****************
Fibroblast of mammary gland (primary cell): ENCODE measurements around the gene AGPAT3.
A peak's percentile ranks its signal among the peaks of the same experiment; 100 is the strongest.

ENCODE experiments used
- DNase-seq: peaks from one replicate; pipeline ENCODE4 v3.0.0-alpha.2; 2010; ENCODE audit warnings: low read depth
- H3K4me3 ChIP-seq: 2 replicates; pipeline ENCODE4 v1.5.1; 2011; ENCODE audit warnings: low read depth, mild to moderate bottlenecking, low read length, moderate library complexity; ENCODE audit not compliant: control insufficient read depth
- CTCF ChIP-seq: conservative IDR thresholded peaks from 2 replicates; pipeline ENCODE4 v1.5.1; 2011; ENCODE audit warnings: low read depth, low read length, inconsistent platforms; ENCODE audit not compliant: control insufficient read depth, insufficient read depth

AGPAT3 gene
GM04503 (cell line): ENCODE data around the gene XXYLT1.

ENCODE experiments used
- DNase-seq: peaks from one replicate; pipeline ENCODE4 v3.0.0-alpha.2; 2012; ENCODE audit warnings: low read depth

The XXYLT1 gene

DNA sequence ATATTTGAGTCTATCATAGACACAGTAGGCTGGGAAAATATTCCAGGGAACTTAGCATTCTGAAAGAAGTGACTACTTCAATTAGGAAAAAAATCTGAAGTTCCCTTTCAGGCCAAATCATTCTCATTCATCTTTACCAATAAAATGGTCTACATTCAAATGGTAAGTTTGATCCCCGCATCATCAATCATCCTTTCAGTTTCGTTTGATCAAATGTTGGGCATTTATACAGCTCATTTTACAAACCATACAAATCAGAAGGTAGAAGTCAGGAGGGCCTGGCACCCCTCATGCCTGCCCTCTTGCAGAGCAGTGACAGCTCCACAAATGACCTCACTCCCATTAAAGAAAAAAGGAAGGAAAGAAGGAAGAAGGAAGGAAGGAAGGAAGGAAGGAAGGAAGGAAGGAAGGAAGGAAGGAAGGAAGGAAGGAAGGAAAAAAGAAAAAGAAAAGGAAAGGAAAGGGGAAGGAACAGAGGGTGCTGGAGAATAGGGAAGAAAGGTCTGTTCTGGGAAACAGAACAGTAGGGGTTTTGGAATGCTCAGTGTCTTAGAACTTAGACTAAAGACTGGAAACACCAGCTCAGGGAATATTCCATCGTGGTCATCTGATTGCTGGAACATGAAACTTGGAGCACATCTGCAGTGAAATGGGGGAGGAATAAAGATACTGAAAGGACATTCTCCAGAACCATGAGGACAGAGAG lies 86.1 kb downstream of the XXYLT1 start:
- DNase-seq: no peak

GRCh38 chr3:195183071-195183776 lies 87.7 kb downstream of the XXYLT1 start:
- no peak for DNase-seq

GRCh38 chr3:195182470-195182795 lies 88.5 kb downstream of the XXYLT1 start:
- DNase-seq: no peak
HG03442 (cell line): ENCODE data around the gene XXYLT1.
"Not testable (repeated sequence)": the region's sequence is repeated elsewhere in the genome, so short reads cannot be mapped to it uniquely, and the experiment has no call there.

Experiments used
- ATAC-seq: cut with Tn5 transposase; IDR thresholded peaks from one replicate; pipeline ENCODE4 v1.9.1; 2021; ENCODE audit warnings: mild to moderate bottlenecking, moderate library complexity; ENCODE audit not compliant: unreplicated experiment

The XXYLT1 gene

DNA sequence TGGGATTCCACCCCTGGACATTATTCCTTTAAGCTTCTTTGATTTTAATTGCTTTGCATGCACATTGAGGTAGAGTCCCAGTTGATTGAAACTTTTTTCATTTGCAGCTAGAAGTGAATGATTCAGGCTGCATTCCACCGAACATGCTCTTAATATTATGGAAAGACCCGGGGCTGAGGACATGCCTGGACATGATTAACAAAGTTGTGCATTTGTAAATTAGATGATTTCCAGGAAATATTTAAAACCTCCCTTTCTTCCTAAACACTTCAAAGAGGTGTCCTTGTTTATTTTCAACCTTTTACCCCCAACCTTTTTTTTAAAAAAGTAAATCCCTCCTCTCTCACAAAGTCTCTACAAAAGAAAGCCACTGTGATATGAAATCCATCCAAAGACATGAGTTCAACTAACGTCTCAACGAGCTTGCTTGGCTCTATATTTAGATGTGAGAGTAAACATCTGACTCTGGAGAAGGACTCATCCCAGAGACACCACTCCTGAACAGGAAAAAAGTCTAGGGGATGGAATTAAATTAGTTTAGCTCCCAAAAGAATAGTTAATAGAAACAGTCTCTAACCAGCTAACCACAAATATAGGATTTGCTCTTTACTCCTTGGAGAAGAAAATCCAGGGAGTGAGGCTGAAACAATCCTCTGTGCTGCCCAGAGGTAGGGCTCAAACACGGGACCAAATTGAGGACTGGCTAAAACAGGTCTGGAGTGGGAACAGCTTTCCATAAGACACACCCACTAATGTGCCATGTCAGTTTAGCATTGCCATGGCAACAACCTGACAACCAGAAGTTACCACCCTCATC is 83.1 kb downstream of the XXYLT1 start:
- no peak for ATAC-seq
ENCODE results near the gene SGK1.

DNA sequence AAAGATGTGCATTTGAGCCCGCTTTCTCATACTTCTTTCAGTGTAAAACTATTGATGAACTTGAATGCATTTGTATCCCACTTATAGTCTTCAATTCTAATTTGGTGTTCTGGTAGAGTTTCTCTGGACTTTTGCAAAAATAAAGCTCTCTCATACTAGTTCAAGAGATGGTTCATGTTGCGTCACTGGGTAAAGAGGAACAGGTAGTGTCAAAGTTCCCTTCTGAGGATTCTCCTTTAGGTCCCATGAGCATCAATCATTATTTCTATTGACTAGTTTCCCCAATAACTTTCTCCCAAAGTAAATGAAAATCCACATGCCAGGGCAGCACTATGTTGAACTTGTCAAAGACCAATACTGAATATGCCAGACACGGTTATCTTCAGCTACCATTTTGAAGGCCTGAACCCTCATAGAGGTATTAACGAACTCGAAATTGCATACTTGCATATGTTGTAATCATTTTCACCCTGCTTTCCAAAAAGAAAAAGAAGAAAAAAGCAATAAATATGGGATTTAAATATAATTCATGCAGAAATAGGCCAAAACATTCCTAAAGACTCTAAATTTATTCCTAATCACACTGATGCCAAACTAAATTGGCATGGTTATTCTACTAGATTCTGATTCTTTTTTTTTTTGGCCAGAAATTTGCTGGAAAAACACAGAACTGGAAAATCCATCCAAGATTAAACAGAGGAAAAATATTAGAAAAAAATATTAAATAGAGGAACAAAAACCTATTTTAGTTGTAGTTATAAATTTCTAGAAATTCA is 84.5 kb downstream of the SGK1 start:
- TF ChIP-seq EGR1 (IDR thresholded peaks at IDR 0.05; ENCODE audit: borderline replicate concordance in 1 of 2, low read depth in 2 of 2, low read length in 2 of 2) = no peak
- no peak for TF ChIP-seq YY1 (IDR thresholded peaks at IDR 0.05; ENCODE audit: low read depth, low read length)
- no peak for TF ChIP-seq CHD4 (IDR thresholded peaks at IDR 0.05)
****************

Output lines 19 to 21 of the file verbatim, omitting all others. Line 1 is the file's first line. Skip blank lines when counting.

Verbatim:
"Not testable (repeated sequence)": the region's sequence is repeated elsewhere in the genome, so short reads cannot be mapped to it uniquely, and the experiment has no call there.

Experiments used
- ATAC-seq: cut with Tn5 transposase; IDR thresholded peaks from one replicate; pipeline ENCODE4 v1.9.1; 2021; ENCODE audit warnings: mild to moderate bottlenecking, moderate library complexity; ENCODE audit not compliant: unreplicated experiment